Interview Tips

Getting Prepared

Research

Interview Tips

The interview process starts long before you actually meet with the interviewer. For every potential employer, or new manager that you meet, it is extremely important that you gather as much data as possible before your interview. Preparing will make you feel confident and you won’t be nervous if you are asked specific company-related questions.

The information you gather in advance of the meeting will assist you to answer the inevitable question: ‘Why do you want to work here?’

Your advance research may also help you to uncover areas that may be of concern to you that you may need to address during your discussions.

Find out the name and the job title of those who are going to see you.

Making a good impression during an interview is important

Here are ten basic tips to convince a prospective employer that you are the one for the job.

  1. Dress professionally. ‘Professional’ can mean so many things these days. Basically, whether the company’s dress code is formal or casual, make an effort to look presentable and well groomed. It matters.
  2. Location. Make sure you know where the interview is to be held, and how long it will take you to get there.
  3. Punctuality. Be punctual, arriving about ten minutes early is about right. If you arrive too early you may put pressure on those who are to see you. Ten minutes gives you time to relax, to check you’re grooming and a chance to look around the organisation. You can learn a great deal about another organisation by seeing how well you are received. If you have been unavoidably delayed, make sure you let your interviewer know.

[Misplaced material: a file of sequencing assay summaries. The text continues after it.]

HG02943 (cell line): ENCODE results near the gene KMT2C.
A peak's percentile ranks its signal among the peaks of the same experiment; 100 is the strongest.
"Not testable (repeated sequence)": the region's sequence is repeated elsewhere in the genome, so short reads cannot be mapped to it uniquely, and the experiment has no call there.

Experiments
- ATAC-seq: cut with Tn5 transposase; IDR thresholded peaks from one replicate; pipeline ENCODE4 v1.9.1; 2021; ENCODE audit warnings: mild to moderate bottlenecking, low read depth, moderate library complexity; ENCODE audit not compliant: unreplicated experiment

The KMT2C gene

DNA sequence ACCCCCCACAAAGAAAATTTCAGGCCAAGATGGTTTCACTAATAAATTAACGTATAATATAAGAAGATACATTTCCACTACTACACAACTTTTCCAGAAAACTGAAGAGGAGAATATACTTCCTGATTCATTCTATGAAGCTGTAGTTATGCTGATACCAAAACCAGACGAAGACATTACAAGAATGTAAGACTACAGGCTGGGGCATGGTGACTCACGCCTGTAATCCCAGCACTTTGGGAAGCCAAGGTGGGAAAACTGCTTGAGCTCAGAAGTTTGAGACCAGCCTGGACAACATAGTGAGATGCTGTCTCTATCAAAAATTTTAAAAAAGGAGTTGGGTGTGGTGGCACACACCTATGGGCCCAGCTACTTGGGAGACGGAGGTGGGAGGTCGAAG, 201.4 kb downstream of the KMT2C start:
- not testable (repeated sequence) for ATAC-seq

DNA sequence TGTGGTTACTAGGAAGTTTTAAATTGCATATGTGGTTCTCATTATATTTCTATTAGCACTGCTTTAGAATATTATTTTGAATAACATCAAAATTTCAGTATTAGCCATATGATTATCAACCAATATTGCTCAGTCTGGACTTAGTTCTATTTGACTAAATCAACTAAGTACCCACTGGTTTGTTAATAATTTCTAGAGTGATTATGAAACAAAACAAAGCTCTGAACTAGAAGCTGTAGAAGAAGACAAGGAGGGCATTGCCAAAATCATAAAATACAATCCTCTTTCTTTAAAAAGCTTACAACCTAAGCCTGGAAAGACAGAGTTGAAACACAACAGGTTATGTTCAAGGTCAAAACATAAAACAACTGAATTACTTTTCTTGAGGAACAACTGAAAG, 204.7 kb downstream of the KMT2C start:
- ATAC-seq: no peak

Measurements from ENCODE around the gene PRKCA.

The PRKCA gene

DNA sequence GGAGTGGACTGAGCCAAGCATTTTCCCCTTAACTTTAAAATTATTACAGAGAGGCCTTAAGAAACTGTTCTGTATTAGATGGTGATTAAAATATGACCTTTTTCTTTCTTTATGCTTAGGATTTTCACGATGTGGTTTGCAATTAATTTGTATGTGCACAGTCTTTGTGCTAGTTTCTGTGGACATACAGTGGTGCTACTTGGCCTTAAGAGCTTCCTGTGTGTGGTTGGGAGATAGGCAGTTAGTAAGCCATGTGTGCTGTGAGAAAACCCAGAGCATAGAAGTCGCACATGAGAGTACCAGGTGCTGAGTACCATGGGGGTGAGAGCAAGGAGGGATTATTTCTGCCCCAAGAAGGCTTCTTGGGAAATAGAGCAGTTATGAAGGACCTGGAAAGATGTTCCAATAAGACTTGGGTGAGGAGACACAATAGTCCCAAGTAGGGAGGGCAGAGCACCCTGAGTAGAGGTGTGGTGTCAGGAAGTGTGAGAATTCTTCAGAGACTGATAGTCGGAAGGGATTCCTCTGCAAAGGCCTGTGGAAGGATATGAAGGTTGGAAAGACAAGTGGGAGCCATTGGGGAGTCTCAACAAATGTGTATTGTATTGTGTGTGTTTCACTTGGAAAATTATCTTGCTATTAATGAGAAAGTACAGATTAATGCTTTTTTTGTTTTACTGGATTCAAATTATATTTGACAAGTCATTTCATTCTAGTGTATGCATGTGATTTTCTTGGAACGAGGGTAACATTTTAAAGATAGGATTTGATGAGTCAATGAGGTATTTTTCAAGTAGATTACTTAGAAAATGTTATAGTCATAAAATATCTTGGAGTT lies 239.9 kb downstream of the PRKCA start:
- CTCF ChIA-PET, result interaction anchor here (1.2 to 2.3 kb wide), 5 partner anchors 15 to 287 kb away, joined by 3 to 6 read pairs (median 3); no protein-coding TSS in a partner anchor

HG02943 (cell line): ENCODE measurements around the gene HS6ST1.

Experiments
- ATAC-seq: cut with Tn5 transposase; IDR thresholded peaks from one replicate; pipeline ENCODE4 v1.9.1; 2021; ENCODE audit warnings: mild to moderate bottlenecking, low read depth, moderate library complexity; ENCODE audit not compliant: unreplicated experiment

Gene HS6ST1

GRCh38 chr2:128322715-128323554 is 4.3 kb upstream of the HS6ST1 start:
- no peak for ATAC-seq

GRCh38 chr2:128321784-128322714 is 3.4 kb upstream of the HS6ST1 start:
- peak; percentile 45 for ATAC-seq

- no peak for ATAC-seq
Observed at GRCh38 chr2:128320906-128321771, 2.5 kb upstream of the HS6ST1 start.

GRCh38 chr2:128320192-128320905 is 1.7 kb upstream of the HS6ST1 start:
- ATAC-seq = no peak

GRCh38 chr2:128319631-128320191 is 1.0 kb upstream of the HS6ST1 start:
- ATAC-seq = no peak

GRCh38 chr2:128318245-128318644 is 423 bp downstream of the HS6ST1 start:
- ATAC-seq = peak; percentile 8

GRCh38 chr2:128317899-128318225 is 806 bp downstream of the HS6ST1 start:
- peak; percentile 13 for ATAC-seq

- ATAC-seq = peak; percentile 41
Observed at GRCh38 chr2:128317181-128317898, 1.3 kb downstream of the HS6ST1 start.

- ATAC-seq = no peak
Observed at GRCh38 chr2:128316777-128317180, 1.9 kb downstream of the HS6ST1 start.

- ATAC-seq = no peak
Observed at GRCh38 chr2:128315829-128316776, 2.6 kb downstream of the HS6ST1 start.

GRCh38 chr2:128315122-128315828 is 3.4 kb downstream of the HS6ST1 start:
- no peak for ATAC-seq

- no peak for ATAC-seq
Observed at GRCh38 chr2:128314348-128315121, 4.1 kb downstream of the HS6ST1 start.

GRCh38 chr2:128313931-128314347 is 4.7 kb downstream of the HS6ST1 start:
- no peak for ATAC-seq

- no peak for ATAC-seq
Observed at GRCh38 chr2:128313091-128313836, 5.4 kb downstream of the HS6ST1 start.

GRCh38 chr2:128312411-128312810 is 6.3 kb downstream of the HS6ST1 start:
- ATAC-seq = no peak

4. Carry an extra copy of your CV with you when attending the interview.
  5. Make eye contact. It shows that you are focused and confident.
  6. Show interest in, and enthusiasm for, the company.
  7. Try to keep your answers down to 60 seconds. You don’t want to be monosyllabic, but long-winded replies will make the employer lose interest and you might lose your own thread.
  8. Listen carefully and answer questions directly. If you are unclear about a question, ask the interviewer to clarify.
  9. Be prepared to discuss how what you’ve done in the past will affect how you’ll perform in a future role. Give examples that demonstrate your value.
  10. Ask questions. Sharp questions will show that you are proactive and want to make sure that this company is the right place for you.

General Interview Question Examples

1. Tell me about yourself.

  • If you have a profile or personal statement at the top of your CV use this as your starting point. 
  • Keep your answer to one or two minutes. Don’t ramble. 

2. What do you know about our company?

  • Research the company’s products, size, reputation, image, goals, problems, management styles, people, skills, history and philosophy. 

3. Why do you want to work for us?

Don’t talk about what you want; first talk about their needs.

  • You can make a definite contribution to specific departmental or company goals. 
  • You want to be part of an exciting forward-moving company. 

4. What can you do for us that someone else can’t?

  • Relate past experiences that represent success in working for your previous employer. 
  • Take about your fresh perspective and the relevant experience you can bring to the company. 
    • Highlight your track record of providing workable solutions. 

5. What do you find the most attractive about this position? 

  • List a couple of attractive factors such as the responsibility the post offers and the opportunity to work with experienced teams that have a reputation for innovation and creativity.